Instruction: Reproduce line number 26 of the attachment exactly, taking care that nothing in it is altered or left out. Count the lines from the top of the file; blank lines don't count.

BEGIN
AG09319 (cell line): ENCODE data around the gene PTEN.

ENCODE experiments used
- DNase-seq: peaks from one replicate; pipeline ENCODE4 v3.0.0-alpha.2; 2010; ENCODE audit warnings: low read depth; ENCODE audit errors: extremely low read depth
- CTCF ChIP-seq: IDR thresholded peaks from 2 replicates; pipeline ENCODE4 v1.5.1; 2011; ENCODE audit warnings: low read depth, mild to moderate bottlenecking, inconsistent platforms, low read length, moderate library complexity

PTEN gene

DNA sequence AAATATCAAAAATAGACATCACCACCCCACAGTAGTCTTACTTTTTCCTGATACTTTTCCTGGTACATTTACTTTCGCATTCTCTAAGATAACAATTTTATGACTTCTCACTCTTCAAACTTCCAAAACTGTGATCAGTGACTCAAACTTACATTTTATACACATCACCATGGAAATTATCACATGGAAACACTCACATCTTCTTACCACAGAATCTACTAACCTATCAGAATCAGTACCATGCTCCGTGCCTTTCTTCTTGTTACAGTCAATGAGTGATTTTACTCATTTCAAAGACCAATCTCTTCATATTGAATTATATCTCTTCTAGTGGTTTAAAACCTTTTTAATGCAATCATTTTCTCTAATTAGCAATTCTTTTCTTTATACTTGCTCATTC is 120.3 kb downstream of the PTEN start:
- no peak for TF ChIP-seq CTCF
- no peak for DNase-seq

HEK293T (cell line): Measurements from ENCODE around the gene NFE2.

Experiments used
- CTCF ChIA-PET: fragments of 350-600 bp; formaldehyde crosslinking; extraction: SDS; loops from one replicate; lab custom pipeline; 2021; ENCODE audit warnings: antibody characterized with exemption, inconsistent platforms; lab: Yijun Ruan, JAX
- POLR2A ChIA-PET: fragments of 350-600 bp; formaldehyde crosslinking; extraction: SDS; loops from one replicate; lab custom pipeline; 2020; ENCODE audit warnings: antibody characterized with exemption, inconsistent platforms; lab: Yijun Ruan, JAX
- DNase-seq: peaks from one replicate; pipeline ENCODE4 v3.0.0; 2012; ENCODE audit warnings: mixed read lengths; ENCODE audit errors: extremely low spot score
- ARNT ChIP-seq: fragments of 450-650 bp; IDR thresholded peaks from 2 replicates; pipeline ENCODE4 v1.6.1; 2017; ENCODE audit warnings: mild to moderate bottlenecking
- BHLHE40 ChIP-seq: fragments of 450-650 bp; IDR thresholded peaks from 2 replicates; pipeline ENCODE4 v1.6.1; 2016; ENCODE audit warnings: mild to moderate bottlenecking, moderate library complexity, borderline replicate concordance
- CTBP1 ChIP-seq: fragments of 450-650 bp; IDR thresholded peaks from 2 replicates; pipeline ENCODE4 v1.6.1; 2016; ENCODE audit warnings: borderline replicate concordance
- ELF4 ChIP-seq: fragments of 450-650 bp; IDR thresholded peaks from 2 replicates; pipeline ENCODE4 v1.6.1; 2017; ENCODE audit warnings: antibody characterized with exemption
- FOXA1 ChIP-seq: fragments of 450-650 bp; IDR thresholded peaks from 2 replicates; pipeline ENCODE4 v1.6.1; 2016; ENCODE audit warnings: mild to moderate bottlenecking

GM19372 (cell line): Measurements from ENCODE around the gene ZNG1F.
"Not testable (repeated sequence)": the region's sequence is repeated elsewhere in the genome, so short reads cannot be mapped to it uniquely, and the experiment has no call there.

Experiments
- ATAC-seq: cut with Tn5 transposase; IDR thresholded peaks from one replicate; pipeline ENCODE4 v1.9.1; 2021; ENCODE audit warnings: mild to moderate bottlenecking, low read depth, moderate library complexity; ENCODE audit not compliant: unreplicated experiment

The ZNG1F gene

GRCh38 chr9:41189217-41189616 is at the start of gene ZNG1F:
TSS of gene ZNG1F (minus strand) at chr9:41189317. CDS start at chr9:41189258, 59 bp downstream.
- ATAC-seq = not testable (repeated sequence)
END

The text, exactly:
- ATAC-seq = not testable (repeated sequence)